Biometric banking, toxic beauty, escapist consumerism.

–A new project in Tokyo offers a shared rental kitchen that “encourages a new way of dining,” writes Designboom.

–Samsung has launched a dating app that matches people based on the contents of their fridge, explains The New York Times.

–British bank NatWest is trialing a credit card that uses fingerprints in place of PINs and signatures, reveals The Verge.

–A newly proposed Senate bill could “completely change the way we regulate cosmetics,” says Vogue.

WWD explores how millennials are making “escapist purchases,” seeking out nostalgic, childlike clothing and accessories in an attempt to prolong their youth.

–The residents of a picturesque street in Paris are asking the city to regulate the Instagram hordes who come in search of a pretty backdrop. Via Conde Nast Traveler.

Vice investigates the socioeconomic divide of data privacy and how digital protection is becoming a modern luxury.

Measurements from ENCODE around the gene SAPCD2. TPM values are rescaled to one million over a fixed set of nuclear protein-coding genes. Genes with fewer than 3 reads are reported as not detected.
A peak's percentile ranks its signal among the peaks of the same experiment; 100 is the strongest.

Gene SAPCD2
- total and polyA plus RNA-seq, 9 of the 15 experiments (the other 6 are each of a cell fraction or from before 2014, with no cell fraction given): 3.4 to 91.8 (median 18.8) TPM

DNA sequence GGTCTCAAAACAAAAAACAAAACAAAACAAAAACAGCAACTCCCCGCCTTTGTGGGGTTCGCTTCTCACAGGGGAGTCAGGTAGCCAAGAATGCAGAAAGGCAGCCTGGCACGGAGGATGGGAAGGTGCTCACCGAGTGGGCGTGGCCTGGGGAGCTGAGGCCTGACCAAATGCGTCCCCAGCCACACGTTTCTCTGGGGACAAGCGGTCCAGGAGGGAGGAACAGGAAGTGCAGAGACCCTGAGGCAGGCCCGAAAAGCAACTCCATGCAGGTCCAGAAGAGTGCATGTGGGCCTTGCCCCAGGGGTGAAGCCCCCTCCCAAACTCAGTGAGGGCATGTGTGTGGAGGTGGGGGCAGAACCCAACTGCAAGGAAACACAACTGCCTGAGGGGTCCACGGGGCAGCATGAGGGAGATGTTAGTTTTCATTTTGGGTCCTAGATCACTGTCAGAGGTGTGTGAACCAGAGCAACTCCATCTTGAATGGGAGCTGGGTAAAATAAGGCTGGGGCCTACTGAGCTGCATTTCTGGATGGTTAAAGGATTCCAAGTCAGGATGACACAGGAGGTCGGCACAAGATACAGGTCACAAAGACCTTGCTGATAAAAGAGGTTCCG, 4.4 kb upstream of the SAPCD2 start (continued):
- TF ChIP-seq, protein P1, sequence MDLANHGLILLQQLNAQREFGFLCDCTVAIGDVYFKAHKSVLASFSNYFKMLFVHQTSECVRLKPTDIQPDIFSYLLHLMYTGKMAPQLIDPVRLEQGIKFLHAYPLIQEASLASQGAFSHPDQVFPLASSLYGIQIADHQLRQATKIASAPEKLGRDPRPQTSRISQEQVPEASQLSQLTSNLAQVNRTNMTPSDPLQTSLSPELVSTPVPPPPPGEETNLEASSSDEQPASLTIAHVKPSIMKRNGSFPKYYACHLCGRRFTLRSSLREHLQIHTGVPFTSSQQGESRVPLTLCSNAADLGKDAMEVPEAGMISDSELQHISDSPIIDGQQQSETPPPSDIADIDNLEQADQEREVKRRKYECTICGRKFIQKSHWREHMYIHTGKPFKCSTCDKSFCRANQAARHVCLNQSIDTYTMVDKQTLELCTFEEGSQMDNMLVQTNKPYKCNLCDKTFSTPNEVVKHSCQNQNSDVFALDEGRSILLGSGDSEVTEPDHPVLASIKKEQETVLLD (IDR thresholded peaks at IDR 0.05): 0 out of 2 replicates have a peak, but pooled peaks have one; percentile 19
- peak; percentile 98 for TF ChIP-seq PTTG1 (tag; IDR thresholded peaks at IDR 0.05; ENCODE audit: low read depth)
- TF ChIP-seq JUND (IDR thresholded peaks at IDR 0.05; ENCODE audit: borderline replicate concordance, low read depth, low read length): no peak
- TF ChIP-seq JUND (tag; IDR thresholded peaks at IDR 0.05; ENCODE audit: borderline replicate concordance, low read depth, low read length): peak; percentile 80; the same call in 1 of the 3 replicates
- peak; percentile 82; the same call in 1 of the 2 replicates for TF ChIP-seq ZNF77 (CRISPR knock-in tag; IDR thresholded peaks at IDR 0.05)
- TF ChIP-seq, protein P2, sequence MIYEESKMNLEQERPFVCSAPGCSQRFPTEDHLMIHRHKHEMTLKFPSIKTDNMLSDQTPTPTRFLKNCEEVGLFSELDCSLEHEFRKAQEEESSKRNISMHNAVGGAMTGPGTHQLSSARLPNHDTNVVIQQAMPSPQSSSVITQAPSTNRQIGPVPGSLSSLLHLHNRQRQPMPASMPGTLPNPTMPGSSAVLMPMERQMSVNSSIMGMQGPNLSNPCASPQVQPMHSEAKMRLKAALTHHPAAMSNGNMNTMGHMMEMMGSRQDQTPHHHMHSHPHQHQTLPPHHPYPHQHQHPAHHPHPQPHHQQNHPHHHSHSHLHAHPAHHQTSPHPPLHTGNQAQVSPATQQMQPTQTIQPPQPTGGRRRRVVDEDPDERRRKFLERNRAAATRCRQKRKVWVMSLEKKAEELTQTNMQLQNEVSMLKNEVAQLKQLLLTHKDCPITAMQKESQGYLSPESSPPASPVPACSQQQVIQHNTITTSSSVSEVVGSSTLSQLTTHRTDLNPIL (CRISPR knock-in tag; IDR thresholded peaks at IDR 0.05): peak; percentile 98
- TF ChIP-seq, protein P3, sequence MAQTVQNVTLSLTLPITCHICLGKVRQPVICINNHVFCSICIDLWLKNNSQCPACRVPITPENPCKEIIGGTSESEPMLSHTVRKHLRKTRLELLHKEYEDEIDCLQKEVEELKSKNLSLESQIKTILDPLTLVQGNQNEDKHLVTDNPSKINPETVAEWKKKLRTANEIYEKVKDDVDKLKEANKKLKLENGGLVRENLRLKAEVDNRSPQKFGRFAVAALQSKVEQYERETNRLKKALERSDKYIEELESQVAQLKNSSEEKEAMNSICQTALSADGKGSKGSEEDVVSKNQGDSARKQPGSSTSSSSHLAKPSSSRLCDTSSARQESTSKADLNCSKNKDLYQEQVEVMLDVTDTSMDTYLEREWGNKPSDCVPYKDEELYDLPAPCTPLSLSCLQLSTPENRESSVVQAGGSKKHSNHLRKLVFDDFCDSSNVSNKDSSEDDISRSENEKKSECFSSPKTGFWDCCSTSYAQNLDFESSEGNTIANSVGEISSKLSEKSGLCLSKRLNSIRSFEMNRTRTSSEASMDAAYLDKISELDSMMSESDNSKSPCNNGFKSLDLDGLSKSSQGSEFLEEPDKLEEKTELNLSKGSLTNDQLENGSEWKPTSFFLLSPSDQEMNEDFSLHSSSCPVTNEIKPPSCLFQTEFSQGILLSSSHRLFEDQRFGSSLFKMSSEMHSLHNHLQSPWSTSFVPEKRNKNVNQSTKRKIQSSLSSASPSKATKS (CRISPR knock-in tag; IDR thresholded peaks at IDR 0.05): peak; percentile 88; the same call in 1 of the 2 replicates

–Food scientists are asking the FDA to regulate misleading labeling, with a petition to stop unhealthy products from hiding behind their one healthy ingredient, reports Fast Company.

–L’Oreal announced a new partnership with biotech startup uBiome, doubling down on “the science of skincare,” shares WWD.

–Moleskin is launching co-working retreats for freelancers, reports Conde Nast Traveler. For more on freelancer-first services, see trend #36 in The Future 100: 2019.

–Barneys is opening a new store billed as “a creative venue with a variety of entertainment features” at the new American Dream shopping destination in New Jersey. Via WWD.

Image courtesy of Schemata Architects